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Jim Cook

 

RUNAWAY SOCIAL SYMPATHY

Every once in a while I switch the TV channel from Fox to CNBC to see what the liberals are saying.  After listening awhile I get a deep sense of hopelessness and foreboding for our country.  The most important thing for the left is giving money to people.  They are happy to see the growth of food stamps, disability payments, housing subsidies, free healthcare and all the other welfare benefits.  They utterly fail to see the damage it is doing to the recipients.  Whole cities that once flourished have deteriorated into rotting eyesores populated with shambling hulks of chemically dependent drones.  These people are no longer employable.  They have become incompetent and helpless and the liberals can’t see that it’s their doing.

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The Best of Jim Cook Archive

 
Commentary Of The Month
May 17, 2004
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By John Kamin

Inflation fears pushed gold up to $428.80 oz., a 2004 high; when Consumer Price Index came in increasing ½% for March, annualized rate of increase 6% inflation! But other times, even when CPI stretches higher, gold goes down. How can that be? Here’s the strange explanation.

Inflation fears spawn fears about interest rates going up. FRB would be forced to raise interest rates to hold down inflation. But if interest rates go up, U.S. dollar will become more attractive (even with higher inflation). When the dollar goes up, gold (usually) goes down.

Therefore, you have the nonsensical situation short term where fears of higher inflation (which leads to higher interest rates) actually drive gold prices down!

Here’s another farfetched theory. In a currency crisis, gold usually is supposed to go up, right? But if the currency crisis affects all markets, including Wall St., real estate, people have to raise cash, right? So, market followers think that people will sell gold in such instances. Gold fell in the 1987 crash when DJIA lost 25%. Why? One analyst explained it this way, "When you have to raise money fast and get margin calls, you don’t sell what you should, you sell what you can!" And in a currency crisis, one thing that is usually salable is gold. So, instead of going up in a currency crisis as is traditional long term for gold, hard-pressed sellers could drive down the price of gold by concentrated forced selling (to meet margin calls, other demands for immediate cash!). Make sense?

THE LONG AND THE SHORT OF GOLD.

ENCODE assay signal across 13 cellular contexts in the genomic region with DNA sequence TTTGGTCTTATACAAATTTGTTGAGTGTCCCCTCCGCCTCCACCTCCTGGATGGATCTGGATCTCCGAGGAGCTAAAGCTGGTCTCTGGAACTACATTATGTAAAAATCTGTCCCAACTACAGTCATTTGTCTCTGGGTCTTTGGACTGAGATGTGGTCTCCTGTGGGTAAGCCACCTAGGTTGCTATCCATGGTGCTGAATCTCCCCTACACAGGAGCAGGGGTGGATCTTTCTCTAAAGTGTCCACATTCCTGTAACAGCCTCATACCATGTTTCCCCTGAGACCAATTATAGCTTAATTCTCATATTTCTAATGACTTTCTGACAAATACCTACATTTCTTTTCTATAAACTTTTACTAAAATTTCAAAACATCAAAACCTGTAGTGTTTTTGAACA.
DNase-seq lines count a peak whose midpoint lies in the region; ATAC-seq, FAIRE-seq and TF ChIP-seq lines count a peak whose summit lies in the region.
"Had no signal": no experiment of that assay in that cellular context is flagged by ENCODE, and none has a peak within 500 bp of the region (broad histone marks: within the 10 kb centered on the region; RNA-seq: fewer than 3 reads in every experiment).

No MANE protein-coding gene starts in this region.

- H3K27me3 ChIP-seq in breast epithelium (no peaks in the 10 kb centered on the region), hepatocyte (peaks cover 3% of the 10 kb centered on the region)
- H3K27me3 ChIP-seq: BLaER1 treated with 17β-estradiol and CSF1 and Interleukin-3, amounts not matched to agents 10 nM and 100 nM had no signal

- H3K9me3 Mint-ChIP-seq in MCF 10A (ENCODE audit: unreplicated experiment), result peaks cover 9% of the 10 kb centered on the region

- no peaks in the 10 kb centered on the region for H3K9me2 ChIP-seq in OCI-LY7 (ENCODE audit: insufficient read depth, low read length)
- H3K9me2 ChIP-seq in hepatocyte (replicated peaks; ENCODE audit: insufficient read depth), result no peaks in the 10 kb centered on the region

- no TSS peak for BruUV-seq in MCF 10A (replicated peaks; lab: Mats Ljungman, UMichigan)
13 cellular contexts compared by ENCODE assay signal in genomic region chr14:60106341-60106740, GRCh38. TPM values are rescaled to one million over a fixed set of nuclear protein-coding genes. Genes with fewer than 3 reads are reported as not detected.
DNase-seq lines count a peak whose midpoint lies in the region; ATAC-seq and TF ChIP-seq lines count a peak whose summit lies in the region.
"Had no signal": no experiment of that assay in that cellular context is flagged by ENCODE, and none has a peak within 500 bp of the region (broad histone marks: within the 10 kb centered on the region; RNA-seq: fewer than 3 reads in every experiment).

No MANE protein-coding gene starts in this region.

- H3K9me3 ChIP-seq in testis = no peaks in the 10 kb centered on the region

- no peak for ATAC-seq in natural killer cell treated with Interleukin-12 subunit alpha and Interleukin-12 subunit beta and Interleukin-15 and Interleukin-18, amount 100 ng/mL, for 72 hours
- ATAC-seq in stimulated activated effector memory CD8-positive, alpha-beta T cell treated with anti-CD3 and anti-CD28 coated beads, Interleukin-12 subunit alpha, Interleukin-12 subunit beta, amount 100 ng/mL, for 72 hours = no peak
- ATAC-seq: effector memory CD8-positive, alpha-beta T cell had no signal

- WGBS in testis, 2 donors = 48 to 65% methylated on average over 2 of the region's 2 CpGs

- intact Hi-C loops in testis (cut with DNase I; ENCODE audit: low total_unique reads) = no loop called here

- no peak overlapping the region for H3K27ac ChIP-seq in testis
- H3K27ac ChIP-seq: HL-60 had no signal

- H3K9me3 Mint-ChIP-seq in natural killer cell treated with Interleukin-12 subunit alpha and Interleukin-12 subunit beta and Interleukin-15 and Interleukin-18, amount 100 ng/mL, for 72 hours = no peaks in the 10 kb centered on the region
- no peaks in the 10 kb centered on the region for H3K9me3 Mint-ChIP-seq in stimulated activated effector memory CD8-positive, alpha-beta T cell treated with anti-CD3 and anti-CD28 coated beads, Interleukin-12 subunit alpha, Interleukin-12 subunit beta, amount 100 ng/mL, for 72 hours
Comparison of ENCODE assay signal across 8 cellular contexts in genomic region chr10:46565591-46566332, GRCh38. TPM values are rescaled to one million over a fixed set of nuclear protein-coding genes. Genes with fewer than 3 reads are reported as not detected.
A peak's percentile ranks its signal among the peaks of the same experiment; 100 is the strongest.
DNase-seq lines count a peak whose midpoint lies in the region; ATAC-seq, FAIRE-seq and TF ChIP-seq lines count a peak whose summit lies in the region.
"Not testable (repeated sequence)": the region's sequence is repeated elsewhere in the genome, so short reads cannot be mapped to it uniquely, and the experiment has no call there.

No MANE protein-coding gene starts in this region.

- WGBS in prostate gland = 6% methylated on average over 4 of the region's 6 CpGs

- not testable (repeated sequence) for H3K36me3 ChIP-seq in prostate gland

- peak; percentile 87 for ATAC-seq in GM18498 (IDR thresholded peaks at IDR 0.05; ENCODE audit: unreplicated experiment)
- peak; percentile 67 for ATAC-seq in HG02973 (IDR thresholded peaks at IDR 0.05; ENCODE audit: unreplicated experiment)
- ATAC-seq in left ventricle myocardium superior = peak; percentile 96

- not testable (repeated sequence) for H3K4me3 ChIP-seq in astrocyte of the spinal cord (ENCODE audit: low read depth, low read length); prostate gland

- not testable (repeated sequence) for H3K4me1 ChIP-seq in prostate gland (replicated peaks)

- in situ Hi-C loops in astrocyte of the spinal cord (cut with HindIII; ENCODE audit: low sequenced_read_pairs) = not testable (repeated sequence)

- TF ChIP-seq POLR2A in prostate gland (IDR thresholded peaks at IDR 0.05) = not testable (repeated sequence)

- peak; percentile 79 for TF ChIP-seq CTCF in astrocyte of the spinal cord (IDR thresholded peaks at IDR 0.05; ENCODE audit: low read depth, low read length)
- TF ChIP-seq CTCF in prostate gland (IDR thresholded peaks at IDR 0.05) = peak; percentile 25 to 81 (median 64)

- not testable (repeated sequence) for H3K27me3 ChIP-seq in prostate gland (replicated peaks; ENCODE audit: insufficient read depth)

As with most half-truths, they make some sense, over the short term. But longer term, fiat money, higher inflation, higher interest rates usually mean higher gold prices. Higher producer prices as evidenced by Producer Price Index (wholesale) lead to higher retail prices (as in: decreased purchasing power of each currency unit (the U.S. dollar).

CAUTION. I do not recommend leveraging gold or silver, gold or silver coins, nor borrowing upon them! If you’re going to buy gold coins or silver coins, pay 100% in full, own them outright, take physical possession. Take control of your assets.

You’ll sleep better at night. You won’t get margin calls; won’t have bankers and lenders hounding you for more collateral on existing loans threatening to "quickly sell you out if you don’t".

How much should you have in gold coins? For most people, with income or substantial assets, I suggest 5% to 10% of net worth. There are people who prefer to have 40% or 50% of net worth in gold and silver coins, and that’s their business. Others think they have a "position" in gold coins if they own $5000 or $10,000 worth. That’s inadequate in terms of hard money, emergency money. As President Bush points out, we are at war. No one knows where terrorists would strike next. Which would you rather have, a paper receipt for some gold or silver or coins that are highly leveraged upon which you have borrowed most of the equity? Subject to calls for more collateral or margin calls? Or physical coins?

In the event of crisis, I think only physical possession will do. Only physical possession of gold coins, hard money, will protect you against dealers going bankrupt in a sudden crisis.

Some people ASSUME that coin dealers don’t borrow money. Most coin dealers I know (including many larger ones) borrow heavily against their assets, inventories, depend upon credit lines to make purchases, etc.